For those browsers interested in sharing what they find with others, Clipmarks provides a tool to select clips of text, images and video and share them with friends. You can easily syndicate your finds to a whole list of sites such as Facebook, Twitter and Digg. You can also easily review your past clips and use them as references through Clipmarks’ website.
      6. UberNote
        If you can think of a way to send notes to UberNote, it can handle it. You can clip material while browsing, email, IM, text message or even visit the UberNote sites to add notes to the information you have saved. You can organize your notes, tag them and even add checkboxes if you want to turn a note into some sort of task list. You can drag and drop information between notes in order to manage them.
      7. iLeonardo
        iLeonardo treats research as a social concern. You can create a notebook on iLeonardo on a particular topic, collecting information online. You can also access other people’s notebooks. It may not necessarily take the place of Google Notebook — I’m pretty sure my notes on some subjects are cryptic — but it’s a pretty cool tool. You can keep notebooks private if you like the interface but don’t want to share a particular project. iLeonardo does allow you to follow fellow notetakers and receive the information they find on a particular topic.
      8. Zotero
        Another Firefox extension, Zotero started life as a citation management tool targeted towards academic researchers. However, it offers notetaking tools, as well as a way to save files to your notebook. If you do a lot of writing in Microsoft Word or Open Office, Zotero might be the tool for you — it’s integrated with both word processing software to allow you to easily move your notes over, as well as several blogging options. Zotero’s interface is also available in more than 30 languages.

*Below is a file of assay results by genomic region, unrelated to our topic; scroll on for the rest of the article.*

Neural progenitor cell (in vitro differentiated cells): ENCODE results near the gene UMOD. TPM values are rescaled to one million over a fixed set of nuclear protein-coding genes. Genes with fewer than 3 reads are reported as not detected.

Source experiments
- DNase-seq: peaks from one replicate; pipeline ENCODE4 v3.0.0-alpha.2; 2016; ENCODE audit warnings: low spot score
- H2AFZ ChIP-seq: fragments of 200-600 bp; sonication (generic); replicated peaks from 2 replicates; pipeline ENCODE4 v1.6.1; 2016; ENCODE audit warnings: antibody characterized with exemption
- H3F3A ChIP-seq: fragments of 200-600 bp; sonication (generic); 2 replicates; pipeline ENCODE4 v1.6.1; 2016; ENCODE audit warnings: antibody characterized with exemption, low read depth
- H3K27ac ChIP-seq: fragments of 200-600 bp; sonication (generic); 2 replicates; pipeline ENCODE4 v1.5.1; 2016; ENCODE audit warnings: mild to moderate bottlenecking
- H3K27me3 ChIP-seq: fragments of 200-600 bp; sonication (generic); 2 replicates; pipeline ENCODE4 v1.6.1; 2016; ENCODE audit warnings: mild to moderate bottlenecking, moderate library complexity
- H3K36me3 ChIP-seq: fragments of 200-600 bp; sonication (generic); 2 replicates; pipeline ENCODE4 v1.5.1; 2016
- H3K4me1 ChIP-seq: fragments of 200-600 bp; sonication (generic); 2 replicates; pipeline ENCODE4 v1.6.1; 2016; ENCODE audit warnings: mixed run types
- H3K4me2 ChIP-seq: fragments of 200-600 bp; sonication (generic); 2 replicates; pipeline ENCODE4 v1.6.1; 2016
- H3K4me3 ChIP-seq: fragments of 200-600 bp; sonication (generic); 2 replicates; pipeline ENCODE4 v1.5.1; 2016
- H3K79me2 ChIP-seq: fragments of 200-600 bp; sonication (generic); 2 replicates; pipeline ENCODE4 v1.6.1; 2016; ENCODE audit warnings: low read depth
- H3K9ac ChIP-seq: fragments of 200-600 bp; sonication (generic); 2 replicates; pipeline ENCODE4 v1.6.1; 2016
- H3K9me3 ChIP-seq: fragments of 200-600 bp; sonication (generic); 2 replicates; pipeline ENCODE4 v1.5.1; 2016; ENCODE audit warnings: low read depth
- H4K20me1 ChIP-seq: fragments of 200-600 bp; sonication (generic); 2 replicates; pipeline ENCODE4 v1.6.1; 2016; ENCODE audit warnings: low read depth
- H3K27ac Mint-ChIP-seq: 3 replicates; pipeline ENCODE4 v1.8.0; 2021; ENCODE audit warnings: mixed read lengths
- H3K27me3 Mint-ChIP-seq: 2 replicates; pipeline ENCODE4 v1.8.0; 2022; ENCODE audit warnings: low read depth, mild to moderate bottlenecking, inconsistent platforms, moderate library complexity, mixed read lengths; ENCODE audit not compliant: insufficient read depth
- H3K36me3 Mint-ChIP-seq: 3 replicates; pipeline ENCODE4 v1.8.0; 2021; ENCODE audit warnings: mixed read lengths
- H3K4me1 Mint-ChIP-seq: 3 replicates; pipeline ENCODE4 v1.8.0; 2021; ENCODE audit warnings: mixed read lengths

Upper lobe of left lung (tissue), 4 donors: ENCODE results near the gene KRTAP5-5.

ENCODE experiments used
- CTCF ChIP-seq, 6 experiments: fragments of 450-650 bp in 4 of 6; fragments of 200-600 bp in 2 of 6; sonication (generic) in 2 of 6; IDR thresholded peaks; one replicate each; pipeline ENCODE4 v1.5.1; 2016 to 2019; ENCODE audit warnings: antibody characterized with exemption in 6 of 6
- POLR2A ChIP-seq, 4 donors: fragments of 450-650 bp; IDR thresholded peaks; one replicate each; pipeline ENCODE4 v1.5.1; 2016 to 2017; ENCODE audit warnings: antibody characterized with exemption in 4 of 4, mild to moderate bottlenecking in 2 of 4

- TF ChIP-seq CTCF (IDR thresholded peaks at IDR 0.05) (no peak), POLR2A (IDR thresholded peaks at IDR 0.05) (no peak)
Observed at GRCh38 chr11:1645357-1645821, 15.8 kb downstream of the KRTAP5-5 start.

I’ve been relying on Google Notebook as a catch-all for blog post ideas — being able to just highlight information and save it is a great tool for a blogger.

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      In replacing it, though, I’m starting to lean towards Evernote. I’ve found it handles pretty much everything I want, especially with the voice recording feature. I’m planning to keep trying things out for a while yet — I’m sticking with Google Notebook until the Firefox extension quits working — and if you have any recommendations that I missed when I put together this list, I’d love to hear them — just leave a comment!